• Reformed Republican in reply to Burt Likko says:

        I think the other half are the ones pushing the pointer to spell out messages.

      • Jaybird in reply to Burt Likko says:

        I wasn’t allowed to watch The A-Team for a month because of the episode where Murdoch was using a Ouija board.

        I’ve resented the hell out of them ever since.

        Not that that was on topic or anything.

      • NewDealer in reply to Burt Likko says:


        Stories like yours always surprise me. Are Christians so weak in their faith that they think HP and some fictional portraits of magic are going to turn people into Heathens and Pagans?

      • Jaybird in reply to Burt Likko says:

        By the time that Harry Potter came out, I was allowed to read him.

        I think it’s more just “I don’t want you emulating people like that!” The boat has to be in the water but the water shouldn’t be in the boat, etc.

        (For what it’s worth, there’s a current issue with whether you should see Orson Scott Card. I put that in the same kind of category.)

      • Cascadian in reply to Burt Likko says:

        My parents are fundies so Harry Potter, LTR, anything that even has a reference to Hades or include any kind of goblin are the direct works of the devil.

      • Glyph in reply to Burt Likko says:

        Yes, certainly it is only Christianity which has sects which are so Orthodox in their belief systems as to concern themselves with trivial things that the rest of us see no issues with…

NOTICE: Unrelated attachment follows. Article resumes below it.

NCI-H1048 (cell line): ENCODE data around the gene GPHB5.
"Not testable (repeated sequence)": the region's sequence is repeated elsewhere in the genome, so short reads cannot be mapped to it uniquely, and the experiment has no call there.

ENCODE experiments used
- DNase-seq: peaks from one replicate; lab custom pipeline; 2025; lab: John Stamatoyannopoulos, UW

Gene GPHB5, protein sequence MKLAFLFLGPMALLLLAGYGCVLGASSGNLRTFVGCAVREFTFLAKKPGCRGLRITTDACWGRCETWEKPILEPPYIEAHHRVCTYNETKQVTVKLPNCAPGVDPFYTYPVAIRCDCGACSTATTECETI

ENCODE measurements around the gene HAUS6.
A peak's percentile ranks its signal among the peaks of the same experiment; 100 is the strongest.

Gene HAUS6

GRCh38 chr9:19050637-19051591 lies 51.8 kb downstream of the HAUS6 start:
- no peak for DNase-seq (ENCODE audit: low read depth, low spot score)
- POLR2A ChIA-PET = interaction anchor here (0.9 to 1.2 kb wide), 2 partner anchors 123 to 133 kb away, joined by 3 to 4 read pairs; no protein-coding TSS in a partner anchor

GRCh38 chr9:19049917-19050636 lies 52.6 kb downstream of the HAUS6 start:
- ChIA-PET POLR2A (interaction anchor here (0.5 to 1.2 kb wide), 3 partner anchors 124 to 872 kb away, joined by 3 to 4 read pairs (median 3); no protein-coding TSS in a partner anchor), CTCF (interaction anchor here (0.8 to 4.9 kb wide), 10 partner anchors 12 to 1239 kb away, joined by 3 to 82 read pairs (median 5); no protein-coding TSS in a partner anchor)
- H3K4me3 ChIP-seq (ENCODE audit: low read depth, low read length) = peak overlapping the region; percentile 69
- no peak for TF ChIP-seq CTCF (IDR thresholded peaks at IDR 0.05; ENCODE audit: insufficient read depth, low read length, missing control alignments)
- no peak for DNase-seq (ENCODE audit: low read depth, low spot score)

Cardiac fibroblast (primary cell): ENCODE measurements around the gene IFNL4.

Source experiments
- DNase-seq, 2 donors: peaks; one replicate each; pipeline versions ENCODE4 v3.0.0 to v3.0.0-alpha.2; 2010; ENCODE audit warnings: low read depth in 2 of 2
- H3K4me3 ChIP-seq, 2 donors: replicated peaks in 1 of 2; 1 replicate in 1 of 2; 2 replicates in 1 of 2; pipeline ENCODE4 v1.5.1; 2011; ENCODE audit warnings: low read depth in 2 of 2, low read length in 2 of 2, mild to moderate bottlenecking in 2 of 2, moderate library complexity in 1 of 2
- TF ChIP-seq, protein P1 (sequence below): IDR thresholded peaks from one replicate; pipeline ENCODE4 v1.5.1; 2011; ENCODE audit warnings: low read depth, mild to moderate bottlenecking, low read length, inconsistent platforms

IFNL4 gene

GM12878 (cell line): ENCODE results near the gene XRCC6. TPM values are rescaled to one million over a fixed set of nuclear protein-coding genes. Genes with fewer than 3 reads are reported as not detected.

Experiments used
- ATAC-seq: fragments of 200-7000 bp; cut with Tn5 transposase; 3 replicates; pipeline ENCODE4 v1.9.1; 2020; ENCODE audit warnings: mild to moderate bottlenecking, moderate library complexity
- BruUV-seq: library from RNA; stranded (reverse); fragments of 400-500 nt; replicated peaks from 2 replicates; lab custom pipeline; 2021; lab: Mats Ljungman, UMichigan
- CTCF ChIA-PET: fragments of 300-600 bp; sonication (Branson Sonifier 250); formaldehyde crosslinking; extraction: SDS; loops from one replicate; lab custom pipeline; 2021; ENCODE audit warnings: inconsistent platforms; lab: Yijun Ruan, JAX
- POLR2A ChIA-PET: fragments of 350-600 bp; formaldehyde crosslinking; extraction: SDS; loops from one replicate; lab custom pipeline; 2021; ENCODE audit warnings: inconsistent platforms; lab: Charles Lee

…hang on. My BLT is ready.

  6. Cascadian says:

    I’m not superstitious. I’m a realist. Never start a climb on Friday the 13th or new moon. Never speak badly about a mountain that one is about to play on. If you want it to rain, all that is required is to go for a hike on a blue bird day without bringing a shell. If you want sun, leave your shades at home.

  7. NewDealer says:


    Many Jews no longer keep kosher.

    There is a debate that the rules for Kosher developed as healthy measures to avoid various problems associated with foods but were unknown because ancient cultures lacked the science to discover why pork sometimes made people very sick with worms:

    There are others who think it was a sign of tribal identity

    • Glyph in reply to NewDealer says:

      Sure, and many Christians don’t have an issue with Harry Potter etc. Expressing disbelief that certain sects of Christianity frown upon the positive fictional portrayal of necromancy/magic (which, if I am not mistaken, is prohibited OT-style, so it wouldn’t surprise me to find that there are non-Harry-Potter-friendly Orthodox Jews too) comes across as unintentionally condescending.

      Try this on for size: “Are Jews so weak in their faith that they can’t enjoy a delicious ham sandwich?” To which you’d quite reasonably respond, many Jews don’t keep kosher – and you don’t consider those that do keep kosher, “weak in their faith” – rather, they are following the strictures of their faith as they understand it, no matter how ridiculous it seems to us.

    • Kim in reply to NewDealer says:

      The Jewish rules for cleanliness were developed by the Egyptians, by and large.